Books about heroic con artists?
May 31, 2012 7:38 AM   Subscribe

What are the best books about heroic con artists? Nonfiction (Schindler's List) or fiction (Going Postal) are both fine.
posted by Sticherbeast to Media & Arts (15 answers total) 15 users marked this as a favorite

Does Catch Me If You Can count as heroic?
posted by xenization at 8:05 AM on May 31, 2012

Does Catch Me If You Can count as heroic?

Not really. He's just charming and generally not-evil. He doesn't actively do any good that I can recall.
posted by Sticherbeast at 8:09 AM on May 31, 2012

Fletch. (Books are different, better than the movie.)
posted by robocop is bleeding at 8:16 AM on May 31, 2012


The Game of Kings by Dorothy Dunnett.

White Cat by Holly Black (and sequels Red Glove and Black Heart)


The Music Man
The Sting
Ocean's Eleven
posted by kyrademon at 8:20 AM on May 31, 2012 [1 favorite]

(Whoops, got confused, you were only asking about books. Please ignore the movie suggestions.)
posted by kyrademon at 8:21 AM on May 31, 2012

Oh, and for nonfiction, there's the story of Hans Van Meegeren, as recounted in books like The Forger's Spell and others ... while not exactly a hero, he is still actually rather revered in his home country of the Netherlands for having conned the Nazis.
posted by kyrademon at 8:30 AM on May 31, 2012

The Dortmunder books by Westlake are great... he's not exactly right "heroic" but usually guy getting ripped off or robbed is a jerk in some way.
posted by The otter lady at 8:30 AM on May 31, 2012

Agent Zigzag is a great book(though he wasn't entirely heroic):

Eddie Chapman was a charming criminal, a con man, and a philanderer. He was also one of the most remarkable double agents Britain has ever produced. Inside the traitor was a man of loyalty; inside the villain was a hero. The problem for Chapman, his spymasters, and his lovers was to know where one persona ended and the other began.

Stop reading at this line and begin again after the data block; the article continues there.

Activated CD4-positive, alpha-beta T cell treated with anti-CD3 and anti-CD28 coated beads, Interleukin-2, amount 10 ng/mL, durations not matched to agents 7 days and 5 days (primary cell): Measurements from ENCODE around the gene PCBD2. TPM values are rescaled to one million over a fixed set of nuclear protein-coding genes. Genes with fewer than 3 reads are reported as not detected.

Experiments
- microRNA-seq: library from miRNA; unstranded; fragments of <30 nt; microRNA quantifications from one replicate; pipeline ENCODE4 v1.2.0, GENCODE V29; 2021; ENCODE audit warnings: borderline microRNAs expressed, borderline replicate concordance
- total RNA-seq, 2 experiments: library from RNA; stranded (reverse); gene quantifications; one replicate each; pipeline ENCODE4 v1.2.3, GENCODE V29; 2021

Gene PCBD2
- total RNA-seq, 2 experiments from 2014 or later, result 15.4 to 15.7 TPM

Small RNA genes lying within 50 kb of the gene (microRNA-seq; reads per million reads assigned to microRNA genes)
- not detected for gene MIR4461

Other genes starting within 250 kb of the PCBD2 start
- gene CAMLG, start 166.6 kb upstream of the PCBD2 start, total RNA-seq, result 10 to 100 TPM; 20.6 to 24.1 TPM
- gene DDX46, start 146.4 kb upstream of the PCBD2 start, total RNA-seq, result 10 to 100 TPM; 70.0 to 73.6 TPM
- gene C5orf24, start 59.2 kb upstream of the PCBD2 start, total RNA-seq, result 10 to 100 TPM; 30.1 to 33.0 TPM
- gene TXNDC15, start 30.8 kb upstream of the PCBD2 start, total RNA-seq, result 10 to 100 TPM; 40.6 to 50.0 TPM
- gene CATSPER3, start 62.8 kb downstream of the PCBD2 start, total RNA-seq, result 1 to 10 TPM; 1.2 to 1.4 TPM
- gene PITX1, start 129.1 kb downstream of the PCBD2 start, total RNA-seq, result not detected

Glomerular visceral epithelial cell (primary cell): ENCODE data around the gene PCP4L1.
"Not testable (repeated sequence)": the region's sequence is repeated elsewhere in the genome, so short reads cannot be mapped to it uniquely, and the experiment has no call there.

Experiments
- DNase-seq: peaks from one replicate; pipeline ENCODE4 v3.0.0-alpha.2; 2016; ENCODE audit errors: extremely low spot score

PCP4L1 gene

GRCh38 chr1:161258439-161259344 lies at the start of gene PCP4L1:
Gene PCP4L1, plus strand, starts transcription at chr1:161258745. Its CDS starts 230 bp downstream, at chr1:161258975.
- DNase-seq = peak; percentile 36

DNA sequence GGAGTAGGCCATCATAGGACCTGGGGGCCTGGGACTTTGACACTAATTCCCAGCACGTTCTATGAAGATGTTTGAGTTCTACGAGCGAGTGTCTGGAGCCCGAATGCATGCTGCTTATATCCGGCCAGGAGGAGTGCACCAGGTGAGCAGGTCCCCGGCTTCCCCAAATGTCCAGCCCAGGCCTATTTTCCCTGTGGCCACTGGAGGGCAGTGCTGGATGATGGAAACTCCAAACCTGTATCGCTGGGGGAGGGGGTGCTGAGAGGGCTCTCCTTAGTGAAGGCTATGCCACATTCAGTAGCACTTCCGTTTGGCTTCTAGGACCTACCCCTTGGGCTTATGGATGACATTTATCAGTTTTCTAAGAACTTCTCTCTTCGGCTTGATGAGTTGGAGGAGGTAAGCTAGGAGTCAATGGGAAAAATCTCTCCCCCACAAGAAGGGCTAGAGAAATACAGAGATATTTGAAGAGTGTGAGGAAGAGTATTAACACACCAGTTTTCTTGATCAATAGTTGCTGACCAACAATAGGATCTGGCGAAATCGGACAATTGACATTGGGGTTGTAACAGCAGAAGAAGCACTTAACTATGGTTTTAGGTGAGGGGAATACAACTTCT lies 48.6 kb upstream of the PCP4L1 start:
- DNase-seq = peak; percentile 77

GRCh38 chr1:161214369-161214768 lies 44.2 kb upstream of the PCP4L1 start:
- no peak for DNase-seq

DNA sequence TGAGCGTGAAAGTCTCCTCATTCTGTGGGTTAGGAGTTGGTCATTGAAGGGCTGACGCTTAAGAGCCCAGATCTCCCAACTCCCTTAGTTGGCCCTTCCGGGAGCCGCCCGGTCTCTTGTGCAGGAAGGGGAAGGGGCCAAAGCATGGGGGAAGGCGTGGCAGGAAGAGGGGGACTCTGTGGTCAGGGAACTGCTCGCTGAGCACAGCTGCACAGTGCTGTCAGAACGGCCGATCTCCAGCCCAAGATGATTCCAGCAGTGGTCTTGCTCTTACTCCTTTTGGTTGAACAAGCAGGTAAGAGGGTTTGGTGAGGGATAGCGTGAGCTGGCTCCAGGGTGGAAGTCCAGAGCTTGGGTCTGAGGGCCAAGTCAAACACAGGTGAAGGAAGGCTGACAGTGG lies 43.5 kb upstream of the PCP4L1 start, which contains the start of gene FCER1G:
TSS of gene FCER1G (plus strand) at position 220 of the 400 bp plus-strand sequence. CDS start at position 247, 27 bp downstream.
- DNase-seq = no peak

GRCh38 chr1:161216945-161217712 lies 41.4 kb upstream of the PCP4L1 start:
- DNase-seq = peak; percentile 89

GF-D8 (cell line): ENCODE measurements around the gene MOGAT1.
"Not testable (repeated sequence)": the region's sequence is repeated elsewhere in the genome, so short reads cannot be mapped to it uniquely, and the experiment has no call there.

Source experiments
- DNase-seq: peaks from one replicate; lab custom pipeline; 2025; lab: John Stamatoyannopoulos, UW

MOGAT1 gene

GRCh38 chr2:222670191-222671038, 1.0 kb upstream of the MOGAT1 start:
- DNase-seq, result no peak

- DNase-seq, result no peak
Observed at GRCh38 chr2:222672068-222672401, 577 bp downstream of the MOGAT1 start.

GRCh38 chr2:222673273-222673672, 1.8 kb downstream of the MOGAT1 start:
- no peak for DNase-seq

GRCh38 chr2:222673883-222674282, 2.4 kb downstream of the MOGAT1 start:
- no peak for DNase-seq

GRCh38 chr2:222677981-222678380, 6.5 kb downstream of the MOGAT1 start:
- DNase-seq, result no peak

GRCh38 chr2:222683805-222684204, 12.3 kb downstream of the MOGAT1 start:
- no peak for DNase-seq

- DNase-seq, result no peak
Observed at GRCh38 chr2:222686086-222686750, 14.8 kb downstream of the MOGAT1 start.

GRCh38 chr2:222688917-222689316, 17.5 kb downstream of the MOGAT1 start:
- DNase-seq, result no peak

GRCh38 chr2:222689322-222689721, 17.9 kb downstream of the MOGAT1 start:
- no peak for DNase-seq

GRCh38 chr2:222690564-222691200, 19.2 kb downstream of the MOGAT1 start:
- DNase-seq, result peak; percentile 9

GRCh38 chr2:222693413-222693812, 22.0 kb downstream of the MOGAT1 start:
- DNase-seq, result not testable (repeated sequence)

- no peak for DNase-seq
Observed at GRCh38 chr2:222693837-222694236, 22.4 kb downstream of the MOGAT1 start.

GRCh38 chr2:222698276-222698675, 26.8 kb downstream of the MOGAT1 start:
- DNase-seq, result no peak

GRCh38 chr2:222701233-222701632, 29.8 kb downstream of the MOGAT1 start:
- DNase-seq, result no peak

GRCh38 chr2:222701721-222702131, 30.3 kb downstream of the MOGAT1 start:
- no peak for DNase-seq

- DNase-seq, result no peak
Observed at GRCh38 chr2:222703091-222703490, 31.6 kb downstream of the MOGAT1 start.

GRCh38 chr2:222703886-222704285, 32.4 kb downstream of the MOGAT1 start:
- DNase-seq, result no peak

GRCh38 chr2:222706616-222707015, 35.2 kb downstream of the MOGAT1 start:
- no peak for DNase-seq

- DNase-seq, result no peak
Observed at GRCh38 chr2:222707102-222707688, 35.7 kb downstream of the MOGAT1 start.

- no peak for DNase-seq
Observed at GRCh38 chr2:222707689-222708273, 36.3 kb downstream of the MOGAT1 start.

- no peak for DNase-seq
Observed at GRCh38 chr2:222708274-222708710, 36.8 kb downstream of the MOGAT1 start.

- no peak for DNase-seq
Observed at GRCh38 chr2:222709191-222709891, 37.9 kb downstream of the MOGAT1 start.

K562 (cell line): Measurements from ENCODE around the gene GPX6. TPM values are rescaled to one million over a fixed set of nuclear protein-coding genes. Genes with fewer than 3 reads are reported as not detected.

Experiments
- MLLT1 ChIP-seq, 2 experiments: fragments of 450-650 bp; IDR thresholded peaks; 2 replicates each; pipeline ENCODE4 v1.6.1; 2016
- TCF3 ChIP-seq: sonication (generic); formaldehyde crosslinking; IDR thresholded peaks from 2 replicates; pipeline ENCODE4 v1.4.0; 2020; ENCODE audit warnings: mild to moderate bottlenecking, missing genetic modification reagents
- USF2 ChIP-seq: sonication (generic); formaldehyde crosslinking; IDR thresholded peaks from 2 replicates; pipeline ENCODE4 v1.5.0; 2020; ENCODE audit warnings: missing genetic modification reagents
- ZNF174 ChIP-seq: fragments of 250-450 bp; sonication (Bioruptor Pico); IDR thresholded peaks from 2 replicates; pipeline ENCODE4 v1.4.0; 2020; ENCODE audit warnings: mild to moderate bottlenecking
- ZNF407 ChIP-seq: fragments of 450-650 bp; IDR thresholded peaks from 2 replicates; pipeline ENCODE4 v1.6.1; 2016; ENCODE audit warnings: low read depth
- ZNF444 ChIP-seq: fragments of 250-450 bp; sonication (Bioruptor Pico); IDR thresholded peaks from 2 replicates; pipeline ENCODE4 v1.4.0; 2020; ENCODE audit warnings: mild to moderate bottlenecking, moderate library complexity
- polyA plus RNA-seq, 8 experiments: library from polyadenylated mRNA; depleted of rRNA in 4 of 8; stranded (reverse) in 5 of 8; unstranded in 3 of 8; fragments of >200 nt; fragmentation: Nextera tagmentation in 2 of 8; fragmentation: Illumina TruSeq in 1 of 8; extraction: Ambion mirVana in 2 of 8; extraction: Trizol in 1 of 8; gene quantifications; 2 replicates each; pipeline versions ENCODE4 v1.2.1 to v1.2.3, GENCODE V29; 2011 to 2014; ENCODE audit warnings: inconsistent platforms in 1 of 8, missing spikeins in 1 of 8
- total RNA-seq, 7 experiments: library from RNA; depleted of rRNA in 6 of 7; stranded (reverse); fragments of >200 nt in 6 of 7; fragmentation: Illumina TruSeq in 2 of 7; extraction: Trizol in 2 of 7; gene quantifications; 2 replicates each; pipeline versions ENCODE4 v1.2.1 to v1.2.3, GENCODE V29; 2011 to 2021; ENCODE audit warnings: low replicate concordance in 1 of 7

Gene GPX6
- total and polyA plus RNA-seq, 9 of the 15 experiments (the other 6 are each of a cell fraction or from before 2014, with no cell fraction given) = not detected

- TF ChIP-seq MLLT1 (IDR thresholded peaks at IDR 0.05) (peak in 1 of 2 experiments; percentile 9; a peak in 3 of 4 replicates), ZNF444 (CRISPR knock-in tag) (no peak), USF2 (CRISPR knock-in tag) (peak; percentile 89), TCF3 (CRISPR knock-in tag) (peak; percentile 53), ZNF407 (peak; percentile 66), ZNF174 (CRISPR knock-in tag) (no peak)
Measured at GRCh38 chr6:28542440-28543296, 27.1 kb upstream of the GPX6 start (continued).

posted by Bearman at 8:42 AM on May 31, 2012 [1 favorite]

Haven't read the stories but Fritz Lieber's Fafhrd and the Gray Mouser would seem to qualify.

Regis from The Icewind Dale Trilogy would fit too, as a former thief and agent of a crime boss, heroic but still willing to play a few tricks to make his way into wealth and public office.
posted by XMLicious at 10:13 AM on May 31, 2012

The Illuminatus! Trilogy is filled with heroic con men. And non-heroic con men. It would really take a hero to figure out which is which.
posted by Quonab at 10:55 AM on May 31, 2012

'American Gods', some Stainless Steel Rat books.
posted by BinaryApe at 1:02 PM on May 31, 2012

some Stainless Steel Rat books

Oh yeah! Also, the Stainless Steel Rat reference reminds me of Flashman, who while a coward and a cad, does seem to accidentally wind up doing some good. Sometimes. Unintentionally.
posted by Sticherbeast at 7:40 PM on May 31, 2012

Matchstick Men, maybe?
posted by OHSnap at 10:30 PM on May 31, 2012

Seconding The Lies of Locke Lamora.

I haven't read them for twenty years, but I remember enjoying Not a Penny More, Not a Penny Less by Jeffrey Archer and If Tomorrow Comes by Sidney Sheldon. Both are about ordinary people -- four men in one, a lone woman in the other -- who turn into con men/women to exact revenge on some bad people.

The Archer is pretty light, the Sheldon is very dramatic and over the top in that 1980s way.
posted by Georgina at 5:51 AM on June 1, 2012

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